Review: Bad Time to Be in It by David Burnsworth
By Janet WebbJuly 16, 2018
Bad Time to Be in It by David Burnsworth is the second book in the Blu Carraway Mystery series.
David Burnsworth’s second Blu Carraway Mystery opens in Belize City on a blazing hot afternoon. A “woman with the family name of Kincaid” and her two friends are being stalked through a crowded market by Paco and his two partners, Peter and Lin. The women make an easy target, thinks Paco, particularly since “the stupid chicas had only one guard with them.”
God, the women were beautiful. Suntanned white girls in their early twenties. Perfect teeth. Curled, long hair. Linen blouses, short shorts, and sandals. After he shot their protector, his dreams ended with tying each of them to a bed, the fear in their eyes giving him immense pleasure.
And today was the day his dream would come true.
The tableau of predator and prey is a chilling one. The women are sitting ducks. Imperceptibly, the plan goes awry. No Lin, no Peter, and no hapless bodyguard. But Paco has orders to get the Kincaid woman: “Paco knew he could handle her by himself, even if the other two females had to die to make things easier.” Cue up a classic noir twist, delivered in deadpan prose. Paco has company:
He turned back and looked straight down the barrel of a revolver.
His eyes would not—could not—keep from staring at the black hole in front of him that brought death. Where in the hell did this come from?
No one expects the Spanish Inquisition. The hallmark of a successful Blu Carraway operation is satisfaction guaranteed. Low key, no publicity, and do whatever it takes to not only rescue the client but find out who is behind the perfidy. Unfortunately, Paco dies before he gives up his boss. Still, not a bad operation for Blu Carraway Investigations.
Blu Carraway, flush with cash and back in business, never had it so good. Or so he thought. The reality is his love life is in shambles, his business partner is spending too much time with women half his age and not enough time on the job, and someone close goes missing.
The contradictory phrase that opens Charles Dickens’s A Tale of Two Cities comes to mind: “It was the best of times, it was the worst of times.” Blu Carraway Investigations is based in Charleston, SC, not Paris during the French Revolution, so how does a historical novel relate to a Southern detective agency? The common thread is history; those who do not understand their past are doomed to repeat it.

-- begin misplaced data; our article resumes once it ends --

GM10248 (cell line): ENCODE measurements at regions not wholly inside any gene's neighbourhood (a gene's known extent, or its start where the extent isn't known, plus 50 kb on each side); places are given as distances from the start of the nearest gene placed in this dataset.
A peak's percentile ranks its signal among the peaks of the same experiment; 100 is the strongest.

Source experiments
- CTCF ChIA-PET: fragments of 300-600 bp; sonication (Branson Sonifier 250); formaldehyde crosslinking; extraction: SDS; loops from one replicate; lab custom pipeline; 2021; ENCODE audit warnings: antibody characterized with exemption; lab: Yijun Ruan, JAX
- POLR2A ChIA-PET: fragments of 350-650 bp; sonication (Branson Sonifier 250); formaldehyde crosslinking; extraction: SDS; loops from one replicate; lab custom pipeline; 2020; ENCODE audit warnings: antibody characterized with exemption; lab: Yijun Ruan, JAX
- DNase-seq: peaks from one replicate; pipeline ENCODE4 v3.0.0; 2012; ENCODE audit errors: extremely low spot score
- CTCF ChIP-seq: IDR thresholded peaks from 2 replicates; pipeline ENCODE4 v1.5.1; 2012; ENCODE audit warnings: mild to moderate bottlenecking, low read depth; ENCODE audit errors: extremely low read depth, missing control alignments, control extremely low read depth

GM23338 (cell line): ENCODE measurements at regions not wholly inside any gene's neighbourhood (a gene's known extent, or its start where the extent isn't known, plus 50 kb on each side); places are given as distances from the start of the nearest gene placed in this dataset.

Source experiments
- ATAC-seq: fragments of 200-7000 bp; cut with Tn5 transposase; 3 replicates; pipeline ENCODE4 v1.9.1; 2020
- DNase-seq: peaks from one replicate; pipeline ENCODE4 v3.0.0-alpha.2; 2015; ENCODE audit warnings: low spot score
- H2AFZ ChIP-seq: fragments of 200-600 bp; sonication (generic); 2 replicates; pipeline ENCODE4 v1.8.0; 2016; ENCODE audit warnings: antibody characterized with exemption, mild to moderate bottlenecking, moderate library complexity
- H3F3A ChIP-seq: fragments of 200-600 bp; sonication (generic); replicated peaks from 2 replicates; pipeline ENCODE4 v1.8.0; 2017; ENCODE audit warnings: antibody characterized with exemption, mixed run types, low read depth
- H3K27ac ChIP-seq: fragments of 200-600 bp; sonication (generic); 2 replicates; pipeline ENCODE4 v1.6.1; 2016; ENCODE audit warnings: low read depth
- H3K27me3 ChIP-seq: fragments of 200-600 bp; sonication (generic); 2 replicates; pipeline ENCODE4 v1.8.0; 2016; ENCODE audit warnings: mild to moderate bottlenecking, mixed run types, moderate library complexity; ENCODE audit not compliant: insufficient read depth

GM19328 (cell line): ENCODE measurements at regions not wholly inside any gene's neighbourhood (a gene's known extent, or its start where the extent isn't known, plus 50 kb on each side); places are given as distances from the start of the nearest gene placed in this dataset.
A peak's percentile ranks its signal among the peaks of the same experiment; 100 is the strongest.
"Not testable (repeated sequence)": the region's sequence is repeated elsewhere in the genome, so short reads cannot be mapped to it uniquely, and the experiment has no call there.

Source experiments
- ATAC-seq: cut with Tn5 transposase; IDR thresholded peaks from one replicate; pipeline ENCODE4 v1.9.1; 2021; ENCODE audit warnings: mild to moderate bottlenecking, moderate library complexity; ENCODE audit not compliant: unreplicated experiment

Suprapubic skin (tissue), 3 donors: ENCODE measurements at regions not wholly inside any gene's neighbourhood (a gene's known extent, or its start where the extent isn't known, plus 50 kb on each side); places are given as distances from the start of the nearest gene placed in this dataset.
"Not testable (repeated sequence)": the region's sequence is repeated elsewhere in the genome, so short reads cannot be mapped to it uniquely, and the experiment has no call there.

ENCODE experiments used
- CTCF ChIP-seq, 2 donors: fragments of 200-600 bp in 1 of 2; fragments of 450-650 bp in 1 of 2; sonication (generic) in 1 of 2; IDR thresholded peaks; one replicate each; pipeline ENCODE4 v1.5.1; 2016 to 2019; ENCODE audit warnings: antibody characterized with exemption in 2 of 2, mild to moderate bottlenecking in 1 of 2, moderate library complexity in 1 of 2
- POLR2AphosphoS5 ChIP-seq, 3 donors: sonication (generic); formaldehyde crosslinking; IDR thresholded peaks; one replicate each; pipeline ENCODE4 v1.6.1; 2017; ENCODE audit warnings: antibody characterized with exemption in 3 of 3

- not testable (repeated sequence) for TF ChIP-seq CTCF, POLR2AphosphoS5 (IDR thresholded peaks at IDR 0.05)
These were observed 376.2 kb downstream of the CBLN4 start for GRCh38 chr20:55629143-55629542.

Mick Crome, Blu’s business partner, has an off-and-on relationship with Maureen, a bartender in Myrtle Beach. Mick is pushing back pints at the Pirate’s Cove bar because Maureen is “pissed off at him” when he picks up a voicemail from an unknown number.
It sounded like Maureen. “Mick? I’m in trouble. Please help—”
A man’s voice cut her off. “Listen Crome, it’s payback time. You took from me so I’m taking from you. I’ll be in touch.”
His phone showed a text message. He tapped to open it up and stared at a picture of a scared Maureen with a gun to her head.
What does “payback time” mean? It could be anyone: “Blu and Crome both knew they had made many enemies over the years.” The story veers back in time to Charleston in 2000. We’re smack dab in a complicated case, the tension leavened by Blu and Crome’s trademark banter. The two men stand out in a sea of tourists.
Both were big—over six-footers. Crome was the consummate biker. He wore do-rags, aviator sunglasses, week-old beards, leather vest jackets, worn jeans, and motorcycle boots.
Blu liked black—black t-shirt, black jeans, and black Doc Martens shoes. Tourists viewed them as oddities. Anyone on the job, living on the fringes of society, or previously incarcerated would recognize them as kindred spirits. Or enemies. Such was life in the gray area.
Perhaps gray isn’t the right shade. Life is black and white for the partners, particularly given the circumstances. “Revenge is a dish best served cold.” No one knows that better than Blu—if only there weren’t so many folks out there who would gladly take him down. It really is a Bad Time to Be in It, but the smart money’s on Blu Carraway Investigations to rescue the girlfriend and uncover the enemy. It won’t come without pain though, as Blu instinctively knows. Blu’s checkered past has brought him to this place, echoing Cormac McCarthy’s searing phrase from All the Pretty Horses, “Scars have the strange power to remind us that our past is real.”